Another instance in which llevar can be translated as "to take" is when we use the expression llevar a cabo (to take place), which might also mean "to carry out" or "conduct" depending on the case/collocation.
Aquí se va a llevar a cabo el Campeonato WK.
Here, the WK Championship is going to take place.
Caption 3, Adícora, Venezuela - VíctorPlay Caption
We'll often hear people inviting us to let go, relax, and enjoy the feeling of dejarse llevar (letting oneself go), another expression which incorporates this verb:
Hay que estar relajado y dejarse llevar, ¿no?
You should be relaxed and let yourself go, right?
Caption 12, Club de las ideas - IntuiciónPlay Caption
Finally, we'll can state that nos llevamos bien/mal with a person or people to describe how well or poorly we "get along with" others.
Que la puedes llevar a una... a un sitio,
That you can take her to a... to a place,
y sabes que se va a llevar bien con todo el mundo...
and you know she'll get along with everyone...
Caption 61, Biografía - Enrique IglesiasPlay Caption
As you can tell, there are so many uses of llevar that se hace difícil llevar la cuenta (it's hard to keep track) of all of them. We hope you enjoyed this lesson, and don't forget to send us your comments and suggestions. ¡Hasta la próxima!
The Spanish verb hacer primarily means "to do" or "to make." This verb is used in a wide range of expressions, which makes it one of the most versatile verbs in Spanish. However, and maybe for the same reason, the meanings and uses of hacer are not always easy to grasp. The fact that this is an irregular verb doesn't make it any easier either. So, to successfully master the verb hacer, the first step would be to memorize its conjugation (the past tense is especially challenging). After that, we recommend that you study it using a case-by-case approach. Luckily, the use of hacer is extremely common, so our catalog of videos offers you plenty of examples.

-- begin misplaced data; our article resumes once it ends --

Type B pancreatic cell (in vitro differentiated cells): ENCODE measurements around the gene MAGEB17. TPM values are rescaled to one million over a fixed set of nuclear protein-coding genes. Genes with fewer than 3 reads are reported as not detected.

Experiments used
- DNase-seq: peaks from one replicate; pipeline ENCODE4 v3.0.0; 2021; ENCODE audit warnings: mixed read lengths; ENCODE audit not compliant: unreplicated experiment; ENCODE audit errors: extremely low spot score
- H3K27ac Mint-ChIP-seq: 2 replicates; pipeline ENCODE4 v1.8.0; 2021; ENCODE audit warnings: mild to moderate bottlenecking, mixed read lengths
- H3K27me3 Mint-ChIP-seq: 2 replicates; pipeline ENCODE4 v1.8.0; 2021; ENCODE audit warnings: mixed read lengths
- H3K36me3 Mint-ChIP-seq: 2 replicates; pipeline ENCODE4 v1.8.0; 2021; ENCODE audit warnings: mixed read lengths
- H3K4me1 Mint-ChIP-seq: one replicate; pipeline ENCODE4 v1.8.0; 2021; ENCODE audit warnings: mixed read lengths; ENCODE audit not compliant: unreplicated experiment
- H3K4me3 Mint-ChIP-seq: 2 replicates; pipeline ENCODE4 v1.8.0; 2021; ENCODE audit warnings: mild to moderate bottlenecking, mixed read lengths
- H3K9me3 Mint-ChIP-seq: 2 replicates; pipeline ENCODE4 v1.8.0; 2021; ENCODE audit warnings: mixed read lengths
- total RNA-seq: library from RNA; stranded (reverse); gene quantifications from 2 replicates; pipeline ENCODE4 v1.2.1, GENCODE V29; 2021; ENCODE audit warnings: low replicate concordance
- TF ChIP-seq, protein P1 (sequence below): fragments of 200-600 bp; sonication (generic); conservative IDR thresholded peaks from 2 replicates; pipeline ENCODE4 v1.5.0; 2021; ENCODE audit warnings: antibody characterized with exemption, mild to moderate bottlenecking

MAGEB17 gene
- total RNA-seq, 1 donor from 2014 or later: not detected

Let's quickly review the two basic meanings of the word hacer. The first meaning is "to make":
Vamos a hacer un arroz.
We're going to make rice.
Caption 74, 75 minutos - Del campo a la mesaPlay Caption
The second basic meaning of hacer is "to do":
¿Y ahora qué hacemos?
And now what do we do?Play Caption
Keep in mind that these meanings of the verb hacer as "to do" or "to make" can be used in many different situations that don't necessarily correspond to the uses of "to make" and "to do" in English. For example, in Spanish you can use the verb hacer to say quiero hacer una llamada (I want to make a call), and hazme un favor (do me a favor). But you can also use it in expressions like me haces daño (you hurt me), and ella hizo una pregunta (she asked a question). Here's another example:
Tú me hiciste brujería.
You put a spell on me.
Caption 38, Calle 13 - Un Beso De DesayunoPlay Caption
Hacer is also extensively used in Spanish to express time or duration. It can be used to express for how long you have been doing something:
Tengo veinte años y estoy hace dos años acá en Buenos Aires.
I'm twenty years old and I've been here in Buenos Aires for two years.
Caption 40, Buenos Aires - Heladería CumelenPlay Caption
Or to express the concept of "ago":
Hace unos días me olvidé la mochila en el tren.
A few days ago I forgot my backpack on the train.
Caption 22, Raquel - Oficina de objetos perdidosPlay Caption